Meat-free options to make your diet healthier

Over the years there have been a few scary stories in the media about our foodstuffs and what they contain. Meat in particular has come in for a lot of criticism due to farming techniques, including the conditions in which animals are housed, and the ingredients in their feed that are then indirectly consumed by people who eat the meat. Fortunately, incorporating more vegetables into your diet has never been easier and arguably offers you the chance of a healthier alternative to traditional meat-heavy meals. Here are a few suggestions that might help you get started.


Red and white meat

Red meat – beef and lamb, for example – has more myoglobin than white meat such as chicken and turkey (excluding legs and thighs). Myoglobin carries oxygen to your muscle tissues and fortifies your body with iron, so it may sound like a good thing, but the type of iron found in meat can cause damage to cells in your body. In many ways, red meat does provide you with important nutrients; however, according to the American Cancer Society, research has shown a strong correlation between colorectal cancer and the consumption of red or processed meats. In fact, eating this kind of meat is associated with a number of cancers, including cancer of the stomach, lungs, esophagus and pancreas.

Pork is a sort of hybrid meat, considered red meat in nutritional terms but commonly grouped with white meats due to its pale color when cooked, all of which is a little confusing.


For many centuries, fish has been an important source of protein and vitamin D, and some people consider it one of the healthiest foods available. Iodine, and some minerals that are often in short supply, are also provided in fish, and the higher the fat content in the type of fish the more beneficial it is. If you’re serious about letting go of eating so much meat, consider searching instead for trout, salmon, sardines, mackerel and tuna in your local store as great alternatives to beef steaks and lamb chops. You will also benefit from omega-3 fatty acids that help your brain and your body to function well.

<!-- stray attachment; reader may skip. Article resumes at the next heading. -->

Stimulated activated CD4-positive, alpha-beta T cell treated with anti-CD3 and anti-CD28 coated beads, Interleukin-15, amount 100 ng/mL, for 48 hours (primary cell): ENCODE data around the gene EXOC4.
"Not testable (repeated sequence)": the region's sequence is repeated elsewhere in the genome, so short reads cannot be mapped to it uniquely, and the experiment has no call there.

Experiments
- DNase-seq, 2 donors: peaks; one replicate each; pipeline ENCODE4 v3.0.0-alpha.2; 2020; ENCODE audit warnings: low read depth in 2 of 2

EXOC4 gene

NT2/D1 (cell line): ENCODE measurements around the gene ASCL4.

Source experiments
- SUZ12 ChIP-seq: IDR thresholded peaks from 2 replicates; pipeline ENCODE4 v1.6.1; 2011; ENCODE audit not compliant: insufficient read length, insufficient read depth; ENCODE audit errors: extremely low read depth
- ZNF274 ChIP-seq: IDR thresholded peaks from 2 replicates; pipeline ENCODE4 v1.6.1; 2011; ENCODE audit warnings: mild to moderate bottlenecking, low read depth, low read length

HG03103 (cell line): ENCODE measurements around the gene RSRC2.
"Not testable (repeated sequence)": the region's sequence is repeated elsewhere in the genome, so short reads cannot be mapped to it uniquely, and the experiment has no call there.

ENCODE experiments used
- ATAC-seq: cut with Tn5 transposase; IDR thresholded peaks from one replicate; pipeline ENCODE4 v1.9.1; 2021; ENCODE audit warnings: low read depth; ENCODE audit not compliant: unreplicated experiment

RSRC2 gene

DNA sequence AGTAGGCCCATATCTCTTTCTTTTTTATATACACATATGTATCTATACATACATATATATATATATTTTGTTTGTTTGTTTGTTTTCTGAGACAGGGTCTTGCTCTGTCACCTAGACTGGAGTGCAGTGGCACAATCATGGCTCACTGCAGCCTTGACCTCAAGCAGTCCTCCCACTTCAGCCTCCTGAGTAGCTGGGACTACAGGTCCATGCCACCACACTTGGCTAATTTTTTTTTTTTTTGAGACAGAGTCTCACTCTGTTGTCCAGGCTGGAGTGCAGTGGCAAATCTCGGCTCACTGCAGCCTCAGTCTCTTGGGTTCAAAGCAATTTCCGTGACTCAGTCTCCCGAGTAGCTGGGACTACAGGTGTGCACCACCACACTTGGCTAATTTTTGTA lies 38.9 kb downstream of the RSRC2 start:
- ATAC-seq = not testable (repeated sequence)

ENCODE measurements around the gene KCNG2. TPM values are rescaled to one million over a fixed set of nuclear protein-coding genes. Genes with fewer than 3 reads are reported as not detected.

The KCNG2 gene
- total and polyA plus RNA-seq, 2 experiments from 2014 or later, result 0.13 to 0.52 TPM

Vegetables, beans, legumes, nuts and grains

Now to the best part of the changes you can make to your diet to promote your good health: vegetables, grains and beans. Plant-based diets followed by vegetarians can offer you all the important nutrients you need without the issues that can occur in relation to red meat. For example, leafy green vegetables are a great source of the iron you might normally get from red meat. Vegetarian dishes can also help you to eat less fat and fewer calories, plus reduce your risk of suffering from heart disease.

Increasingly, scientists are also examining the benefits of dietary changes that reflect smaller quantities of dairy products, in favor of soy alternatives, and reduced consumption of eggs. For example, you can now find dairy-free options for sauces, treats such as cookies and even mayo. In fact, if you visit the Hampton Creek Facebook page you’ll find a whole new world of healthy possibilities. The information here will help you in your quest for healthy eats, whether you’re dealing with reducing your meat intake, countering allergens or following a special diet.

Finally, help yourself by introducing changes to your diet slowly. For example, swap that Friday night steak for poached salmon and try a healthy and magnificent eggplant with basil centerpiece instead of your Sunday roast dinner. Bake a country vegetable pie with all your favorite ingredients and savor it one delicious slice at a time. Try it – you might surprise yourself.